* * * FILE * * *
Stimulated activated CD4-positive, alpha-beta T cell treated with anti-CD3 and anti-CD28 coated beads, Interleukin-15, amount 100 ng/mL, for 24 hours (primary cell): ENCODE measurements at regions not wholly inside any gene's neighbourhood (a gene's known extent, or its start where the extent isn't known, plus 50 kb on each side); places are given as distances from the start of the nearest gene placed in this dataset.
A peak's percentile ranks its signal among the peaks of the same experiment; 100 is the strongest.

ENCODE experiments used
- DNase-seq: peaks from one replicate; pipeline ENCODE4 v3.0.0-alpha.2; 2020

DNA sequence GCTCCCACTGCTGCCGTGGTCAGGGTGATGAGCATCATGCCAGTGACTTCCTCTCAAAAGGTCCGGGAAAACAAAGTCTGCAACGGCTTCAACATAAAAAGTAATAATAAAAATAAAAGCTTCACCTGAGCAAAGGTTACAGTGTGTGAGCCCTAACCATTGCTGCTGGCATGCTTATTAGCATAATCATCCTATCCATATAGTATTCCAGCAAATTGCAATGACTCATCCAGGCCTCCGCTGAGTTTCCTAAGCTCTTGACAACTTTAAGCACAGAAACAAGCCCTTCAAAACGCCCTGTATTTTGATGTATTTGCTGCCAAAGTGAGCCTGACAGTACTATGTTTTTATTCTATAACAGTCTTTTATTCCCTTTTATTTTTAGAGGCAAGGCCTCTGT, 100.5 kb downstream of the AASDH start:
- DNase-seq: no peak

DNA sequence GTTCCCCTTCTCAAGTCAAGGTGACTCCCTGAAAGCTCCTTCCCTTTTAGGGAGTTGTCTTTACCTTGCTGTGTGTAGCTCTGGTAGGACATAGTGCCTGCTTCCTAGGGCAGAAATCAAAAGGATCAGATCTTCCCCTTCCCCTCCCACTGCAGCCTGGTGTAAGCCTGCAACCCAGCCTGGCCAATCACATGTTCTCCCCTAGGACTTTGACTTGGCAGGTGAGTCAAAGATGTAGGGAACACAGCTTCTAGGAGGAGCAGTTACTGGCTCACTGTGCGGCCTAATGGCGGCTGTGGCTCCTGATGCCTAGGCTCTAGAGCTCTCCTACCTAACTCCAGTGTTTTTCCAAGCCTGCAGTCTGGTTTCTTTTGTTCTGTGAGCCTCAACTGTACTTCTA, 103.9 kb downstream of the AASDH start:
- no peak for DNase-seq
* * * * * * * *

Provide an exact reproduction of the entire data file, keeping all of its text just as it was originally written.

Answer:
Stimulated activated CD4-positive, alpha-beta T cell treated with anti-CD3 and anti-CD28 coated beads, Interleukin-15, amount 100 ng/mL, for 24 hours (primary cell): ENCODE measurements at regions not wholly inside any gene's neighbourhood (a gene's known extent, or its start where the extent isn't known, plus 50 kb on each side); places are given as distances from the start of the nearest gene placed in this dataset.
A peak's percentile ranks its signal among the peaks of the same experiment; 100 is the strongest.

ENCODE experiments used
- DNase-seq: peaks from one replicate; pipeline ENCODE4 v3.0.0-alpha.2; 2020

DNA sequence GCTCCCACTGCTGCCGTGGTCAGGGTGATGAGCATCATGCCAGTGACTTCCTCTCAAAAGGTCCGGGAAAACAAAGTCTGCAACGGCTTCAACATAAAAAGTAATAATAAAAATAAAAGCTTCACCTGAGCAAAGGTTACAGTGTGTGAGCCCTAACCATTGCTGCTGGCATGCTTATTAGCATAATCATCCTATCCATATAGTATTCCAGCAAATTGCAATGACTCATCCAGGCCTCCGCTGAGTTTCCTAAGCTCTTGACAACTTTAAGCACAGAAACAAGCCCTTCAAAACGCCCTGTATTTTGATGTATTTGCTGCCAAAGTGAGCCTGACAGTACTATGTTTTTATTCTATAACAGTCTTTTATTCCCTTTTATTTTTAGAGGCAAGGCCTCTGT, 100.5 kb downstream of the AASDH start:
- DNase-seq: no peak

DNA sequence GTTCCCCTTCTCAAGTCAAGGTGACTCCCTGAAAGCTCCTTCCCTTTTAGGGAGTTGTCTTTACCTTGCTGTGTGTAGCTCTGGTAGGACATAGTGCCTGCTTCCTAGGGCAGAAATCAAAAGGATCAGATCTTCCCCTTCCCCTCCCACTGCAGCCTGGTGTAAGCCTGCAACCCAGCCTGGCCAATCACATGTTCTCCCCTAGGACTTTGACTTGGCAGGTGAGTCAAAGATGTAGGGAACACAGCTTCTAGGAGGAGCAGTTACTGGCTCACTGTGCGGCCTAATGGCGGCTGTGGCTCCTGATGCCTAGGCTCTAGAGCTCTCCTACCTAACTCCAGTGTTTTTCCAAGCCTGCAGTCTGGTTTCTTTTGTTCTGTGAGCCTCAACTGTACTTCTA, 103.9 kb downstream of the AASDH start:
- no peak for DNase-seq